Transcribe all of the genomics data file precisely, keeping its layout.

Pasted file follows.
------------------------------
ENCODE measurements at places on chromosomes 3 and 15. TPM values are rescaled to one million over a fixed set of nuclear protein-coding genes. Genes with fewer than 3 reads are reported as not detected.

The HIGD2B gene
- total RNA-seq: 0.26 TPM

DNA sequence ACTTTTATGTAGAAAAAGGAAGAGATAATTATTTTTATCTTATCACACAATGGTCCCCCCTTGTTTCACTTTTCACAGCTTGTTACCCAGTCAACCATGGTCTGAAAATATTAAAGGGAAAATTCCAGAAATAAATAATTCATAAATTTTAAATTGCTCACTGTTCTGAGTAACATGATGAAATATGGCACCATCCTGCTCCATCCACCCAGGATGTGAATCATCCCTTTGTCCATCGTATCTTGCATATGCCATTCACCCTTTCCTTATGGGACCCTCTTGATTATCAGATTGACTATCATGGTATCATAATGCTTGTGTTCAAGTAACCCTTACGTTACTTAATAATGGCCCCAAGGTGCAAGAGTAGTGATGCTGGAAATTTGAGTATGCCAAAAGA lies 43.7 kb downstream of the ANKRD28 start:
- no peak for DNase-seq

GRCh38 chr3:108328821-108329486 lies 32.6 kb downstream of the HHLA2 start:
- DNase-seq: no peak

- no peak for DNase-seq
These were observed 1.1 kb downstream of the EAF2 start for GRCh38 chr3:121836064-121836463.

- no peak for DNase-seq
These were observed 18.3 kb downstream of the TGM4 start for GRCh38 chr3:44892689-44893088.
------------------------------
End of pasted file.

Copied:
ENCODE measurements at places on chromosomes 3 and 15. TPM values are rescaled to one million over a fixed set of nuclear protein-coding genes. Genes with fewer than 3 reads are reported as not detected.

The HIGD2B gene
- total RNA-seq: 0.26 TPM

DNA sequence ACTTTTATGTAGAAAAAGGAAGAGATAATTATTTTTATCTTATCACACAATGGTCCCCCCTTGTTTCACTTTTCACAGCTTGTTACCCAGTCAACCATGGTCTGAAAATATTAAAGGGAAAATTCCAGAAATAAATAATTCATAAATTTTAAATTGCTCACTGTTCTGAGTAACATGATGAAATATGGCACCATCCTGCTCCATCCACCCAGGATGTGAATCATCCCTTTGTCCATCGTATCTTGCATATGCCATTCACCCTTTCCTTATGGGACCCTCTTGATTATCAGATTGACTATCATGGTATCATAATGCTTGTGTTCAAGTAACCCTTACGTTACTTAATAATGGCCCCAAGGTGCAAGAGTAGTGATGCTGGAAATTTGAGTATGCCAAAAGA lies 43.7 kb downstream of the ANKRD28 start:
- no peak for DNase-seq

GRCh38 chr3:108328821-108329486 lies 32.6 kb downstream of the HHLA2 start:
- DNase-seq: no peak

- no peak for DNase-seq
These were observed 1.1 kb downstream of the EAF2 start for GRCh38 chr3:121836064-121836463.

- no peak for DNase-seq
These were observed 18.3 kb downstream of the TGM4 start for GRCh38 chr3:44892689-44893088.